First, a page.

Water Resources Research Act Program

Details for Project ID 2016AL178B

Science and Policy of Environmental Instream Flows in the Tombigbee River Basin, Alabama and Mississippi: An Interstate Comparison

Institute: Alabama
Year Established: 2016 Start Date: 2016-03-01 End Date: 2017-02-28
Total Federal Funds: $21,915 Total Non-Federal Funds: $43,830

Principal Investigators: Sarah Praskievicz, Bennett Bearden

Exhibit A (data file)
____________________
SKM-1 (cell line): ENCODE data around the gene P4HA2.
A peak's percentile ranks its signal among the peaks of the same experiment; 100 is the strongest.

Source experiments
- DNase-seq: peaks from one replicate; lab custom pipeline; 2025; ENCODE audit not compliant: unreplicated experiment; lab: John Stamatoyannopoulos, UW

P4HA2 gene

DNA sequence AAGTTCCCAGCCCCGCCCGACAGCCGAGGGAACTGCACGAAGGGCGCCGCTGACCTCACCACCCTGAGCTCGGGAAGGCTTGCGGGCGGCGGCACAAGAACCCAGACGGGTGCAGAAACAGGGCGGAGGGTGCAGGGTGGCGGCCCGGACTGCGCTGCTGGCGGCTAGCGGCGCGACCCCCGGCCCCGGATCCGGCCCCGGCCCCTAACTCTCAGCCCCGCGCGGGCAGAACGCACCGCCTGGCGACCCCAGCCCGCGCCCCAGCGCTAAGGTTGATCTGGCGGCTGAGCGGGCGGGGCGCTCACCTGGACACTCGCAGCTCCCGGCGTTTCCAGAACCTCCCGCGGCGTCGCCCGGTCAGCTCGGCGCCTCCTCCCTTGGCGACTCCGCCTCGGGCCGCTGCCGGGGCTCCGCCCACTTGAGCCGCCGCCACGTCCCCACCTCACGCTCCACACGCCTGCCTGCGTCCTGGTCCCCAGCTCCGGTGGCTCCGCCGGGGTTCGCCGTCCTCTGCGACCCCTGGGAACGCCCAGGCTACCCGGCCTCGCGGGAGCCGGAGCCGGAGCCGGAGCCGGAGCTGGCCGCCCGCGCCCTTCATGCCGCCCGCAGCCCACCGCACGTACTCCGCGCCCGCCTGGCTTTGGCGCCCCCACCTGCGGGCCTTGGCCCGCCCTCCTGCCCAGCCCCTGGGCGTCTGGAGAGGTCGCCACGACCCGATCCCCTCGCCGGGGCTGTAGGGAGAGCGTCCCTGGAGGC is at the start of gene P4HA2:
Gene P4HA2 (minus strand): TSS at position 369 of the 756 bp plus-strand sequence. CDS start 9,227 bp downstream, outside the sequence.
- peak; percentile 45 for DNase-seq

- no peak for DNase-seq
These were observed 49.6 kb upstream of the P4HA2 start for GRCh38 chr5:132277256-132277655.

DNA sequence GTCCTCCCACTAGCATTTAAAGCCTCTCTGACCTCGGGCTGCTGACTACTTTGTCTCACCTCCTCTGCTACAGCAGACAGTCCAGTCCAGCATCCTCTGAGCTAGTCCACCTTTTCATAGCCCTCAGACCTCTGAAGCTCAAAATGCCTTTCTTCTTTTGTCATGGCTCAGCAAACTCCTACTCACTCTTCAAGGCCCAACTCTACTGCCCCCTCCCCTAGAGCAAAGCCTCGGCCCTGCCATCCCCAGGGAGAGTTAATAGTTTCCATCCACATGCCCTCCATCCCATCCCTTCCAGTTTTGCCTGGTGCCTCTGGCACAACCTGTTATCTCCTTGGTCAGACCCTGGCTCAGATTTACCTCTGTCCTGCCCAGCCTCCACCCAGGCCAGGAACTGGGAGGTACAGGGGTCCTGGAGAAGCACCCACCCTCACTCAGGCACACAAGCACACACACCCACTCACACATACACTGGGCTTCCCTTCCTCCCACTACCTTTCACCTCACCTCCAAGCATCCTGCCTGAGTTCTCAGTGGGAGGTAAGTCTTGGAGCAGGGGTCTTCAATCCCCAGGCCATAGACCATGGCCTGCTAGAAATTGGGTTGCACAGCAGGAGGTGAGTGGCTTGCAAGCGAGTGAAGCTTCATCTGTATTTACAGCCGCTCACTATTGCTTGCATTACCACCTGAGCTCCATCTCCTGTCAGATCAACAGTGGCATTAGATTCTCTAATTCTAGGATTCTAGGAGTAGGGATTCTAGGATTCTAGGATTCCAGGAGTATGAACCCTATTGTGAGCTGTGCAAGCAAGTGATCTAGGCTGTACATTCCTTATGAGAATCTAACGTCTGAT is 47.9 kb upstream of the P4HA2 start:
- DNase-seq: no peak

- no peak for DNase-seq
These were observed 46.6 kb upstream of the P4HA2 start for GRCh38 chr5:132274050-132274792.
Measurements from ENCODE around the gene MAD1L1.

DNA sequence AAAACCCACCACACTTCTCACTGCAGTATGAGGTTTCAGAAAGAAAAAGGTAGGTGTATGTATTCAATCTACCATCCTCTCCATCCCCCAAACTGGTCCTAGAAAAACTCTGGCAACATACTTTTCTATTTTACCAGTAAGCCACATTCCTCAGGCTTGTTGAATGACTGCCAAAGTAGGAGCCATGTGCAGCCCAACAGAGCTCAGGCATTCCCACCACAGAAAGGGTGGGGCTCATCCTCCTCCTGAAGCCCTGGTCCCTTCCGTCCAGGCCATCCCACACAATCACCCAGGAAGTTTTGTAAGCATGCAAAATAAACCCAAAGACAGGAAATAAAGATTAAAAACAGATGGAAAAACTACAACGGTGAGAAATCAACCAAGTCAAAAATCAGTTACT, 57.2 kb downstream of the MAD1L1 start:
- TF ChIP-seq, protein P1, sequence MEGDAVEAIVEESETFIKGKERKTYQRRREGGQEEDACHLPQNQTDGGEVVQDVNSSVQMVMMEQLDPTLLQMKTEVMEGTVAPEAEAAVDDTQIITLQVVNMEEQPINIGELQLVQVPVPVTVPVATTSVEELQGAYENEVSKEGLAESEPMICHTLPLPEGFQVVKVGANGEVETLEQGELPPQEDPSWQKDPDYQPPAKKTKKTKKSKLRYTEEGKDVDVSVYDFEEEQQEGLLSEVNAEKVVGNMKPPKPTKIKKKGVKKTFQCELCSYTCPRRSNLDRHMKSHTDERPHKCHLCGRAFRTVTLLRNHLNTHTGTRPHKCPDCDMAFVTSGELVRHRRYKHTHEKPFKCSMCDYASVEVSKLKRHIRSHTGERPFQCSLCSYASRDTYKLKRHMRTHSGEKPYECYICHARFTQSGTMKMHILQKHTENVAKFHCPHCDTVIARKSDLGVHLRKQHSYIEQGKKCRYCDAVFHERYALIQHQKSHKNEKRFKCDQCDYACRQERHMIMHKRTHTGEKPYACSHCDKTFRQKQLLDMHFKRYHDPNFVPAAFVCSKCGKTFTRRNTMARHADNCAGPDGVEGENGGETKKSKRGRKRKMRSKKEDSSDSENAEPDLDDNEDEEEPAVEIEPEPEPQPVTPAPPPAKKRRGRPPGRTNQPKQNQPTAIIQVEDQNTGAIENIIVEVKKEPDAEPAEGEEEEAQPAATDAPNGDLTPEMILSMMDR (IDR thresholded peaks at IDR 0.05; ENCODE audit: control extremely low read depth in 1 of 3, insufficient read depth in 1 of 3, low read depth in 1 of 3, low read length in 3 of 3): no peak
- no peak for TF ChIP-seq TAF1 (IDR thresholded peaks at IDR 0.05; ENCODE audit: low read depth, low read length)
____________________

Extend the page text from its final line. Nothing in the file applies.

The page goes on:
Abstract: Resources Council identifies environmental instream flows as one of its five major categories of water-resource problems in Alabama. Providing adequate instream flows is vital for maintaining habitat for the freshwater species and ecosystems that contribute to Alabamas natural heritage. Because of increasing demand for water for power generation, agriculture, domestic supply, and other off-stream uses, as well as uncertainty in future water supply, the states water resources are likely to become increasingly stressed over the coming decades. This ever-increasing demand for limited water necessitates the development of a framework for allocating water in Alabamas rivers to meet human needs while at the same time avoiding harm to aquatic species and ecosystems. The importance of environmental instream flows is emphasized by the fact that most of Alabamas major river basins cross state boundaries, with Tennessee (Tennessee River), Georgia (Alabama-Coosa-Tallapoosa system, Apalachicola-Chattahoochee-Flint system), Florida (Apalachicola-Chattahoochee-Flint system, Choctawhatchee-Pea-Yellow system), and Mississippi (Tombigbee River Basin). Many states, including the neighboring state of Mississippi, have adopted a minimum flow standard such as seven-day low flow with a recurrence interval of ten years (7Q10). No such legal standard currently exists for instream flows for rivers in Alabama, which is a disadvantage for Alabama in current and potential future water conflicts with neighboring states. The science and policy of environmental instream flows in Alabamas neighboring states should therefore be examined, as a foundation for the development of instream flow standards within Alabama. Because of the cultural and political similarity of Mississippi and Alabama, and the significance of the Tombigbee River Basin as a major interstate basin that encompasses much of the Gulf Coastal Plain of both states, we propose to start this interstate comparison with Mississippi and Alabama with a focus on the Tombigbee. In this research, we will conduct a comparison of the science and policy of environmental instream flows in Alabama and Mississippi and develop a framework that can be used as guidance in the development of an environmental instream flow standard for Alabamas rivers, using the Tombigbee River Basin as a case study. This framework will consist of three components: 1) We will systematically review the legal and policy frameworks for environmental instream flows in Alabama and Mississippi. 2) We will compile a geodatabase of the Tombigbee River Basin, including designated beneficial uses under the Clean Water Act and available hydrological and biological data that could be used to determine the instream flows necessary to preserve ecological function. 3) We will conduct an analysis of existing hydrological and biological data to determine whether the implementation of a 7Q10 standard in Mississippi was effective in maintaining ecologically relevant hydrological parameters, and what the effects